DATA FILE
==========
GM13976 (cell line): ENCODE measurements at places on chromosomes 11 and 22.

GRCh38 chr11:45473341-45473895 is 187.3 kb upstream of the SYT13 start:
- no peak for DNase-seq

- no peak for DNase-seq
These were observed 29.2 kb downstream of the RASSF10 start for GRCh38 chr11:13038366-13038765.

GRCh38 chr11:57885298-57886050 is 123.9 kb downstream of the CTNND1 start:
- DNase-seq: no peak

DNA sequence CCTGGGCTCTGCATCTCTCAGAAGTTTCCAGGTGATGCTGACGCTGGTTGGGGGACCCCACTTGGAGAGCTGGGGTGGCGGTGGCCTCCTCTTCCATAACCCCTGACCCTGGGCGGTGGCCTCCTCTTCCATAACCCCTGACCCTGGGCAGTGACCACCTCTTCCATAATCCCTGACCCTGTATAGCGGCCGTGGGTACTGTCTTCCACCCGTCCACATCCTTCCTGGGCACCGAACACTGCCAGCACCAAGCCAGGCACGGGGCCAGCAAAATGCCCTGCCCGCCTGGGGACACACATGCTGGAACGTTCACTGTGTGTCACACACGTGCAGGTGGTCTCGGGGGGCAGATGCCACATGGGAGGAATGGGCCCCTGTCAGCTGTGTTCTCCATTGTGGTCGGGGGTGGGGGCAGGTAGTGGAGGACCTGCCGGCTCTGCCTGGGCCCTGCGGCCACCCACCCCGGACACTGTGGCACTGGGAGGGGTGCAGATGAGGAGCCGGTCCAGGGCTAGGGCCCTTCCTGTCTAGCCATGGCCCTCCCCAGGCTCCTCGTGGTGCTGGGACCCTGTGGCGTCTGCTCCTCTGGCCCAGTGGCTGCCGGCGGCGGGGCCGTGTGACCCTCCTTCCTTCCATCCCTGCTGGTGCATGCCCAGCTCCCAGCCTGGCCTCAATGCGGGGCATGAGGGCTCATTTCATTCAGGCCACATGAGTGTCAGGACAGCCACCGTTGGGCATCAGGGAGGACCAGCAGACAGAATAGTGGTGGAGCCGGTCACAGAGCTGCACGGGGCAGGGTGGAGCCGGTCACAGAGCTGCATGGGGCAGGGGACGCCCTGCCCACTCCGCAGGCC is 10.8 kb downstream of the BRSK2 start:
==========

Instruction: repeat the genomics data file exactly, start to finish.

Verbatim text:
GM13976 (cell line): ENCODE measurements at places on chromosomes 11 and 22.

GRCh38 chr11:45473341-45473895 is 187.3 kb upstream of the SYT13 start:
- no peak for DNase-seq

- no peak for DNase-seq
These were observed 29.2 kb downstream of the RASSF10 start for GRCh38 chr11:13038366-13038765.

GRCh38 chr11:57885298-57886050 is 123.9 kb downstream of the CTNND1 start:
- DNase-seq: no peak

DNA sequence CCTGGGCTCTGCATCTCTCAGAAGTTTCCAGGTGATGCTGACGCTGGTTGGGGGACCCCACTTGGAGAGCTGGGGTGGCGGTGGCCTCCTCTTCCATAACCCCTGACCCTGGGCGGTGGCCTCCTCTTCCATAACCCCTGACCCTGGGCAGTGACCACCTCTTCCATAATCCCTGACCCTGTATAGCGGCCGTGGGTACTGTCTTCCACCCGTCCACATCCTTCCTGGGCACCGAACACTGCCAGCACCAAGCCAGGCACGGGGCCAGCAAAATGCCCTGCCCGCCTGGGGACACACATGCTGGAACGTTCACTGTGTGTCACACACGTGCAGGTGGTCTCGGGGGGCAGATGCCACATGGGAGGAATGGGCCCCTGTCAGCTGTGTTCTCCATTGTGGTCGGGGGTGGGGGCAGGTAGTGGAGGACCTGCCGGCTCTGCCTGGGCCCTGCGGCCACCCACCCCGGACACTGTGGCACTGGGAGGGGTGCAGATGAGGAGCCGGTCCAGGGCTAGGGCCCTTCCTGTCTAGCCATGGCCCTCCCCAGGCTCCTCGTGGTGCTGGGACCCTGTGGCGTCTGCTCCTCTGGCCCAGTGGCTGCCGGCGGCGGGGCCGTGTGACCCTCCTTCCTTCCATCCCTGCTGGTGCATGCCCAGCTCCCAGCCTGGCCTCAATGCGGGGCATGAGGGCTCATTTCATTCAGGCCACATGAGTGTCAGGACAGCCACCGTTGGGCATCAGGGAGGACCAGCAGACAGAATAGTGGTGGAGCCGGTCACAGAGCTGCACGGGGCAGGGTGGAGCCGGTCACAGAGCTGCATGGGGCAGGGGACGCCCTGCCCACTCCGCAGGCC is 10.8 kb downstream of the BRSK2 start: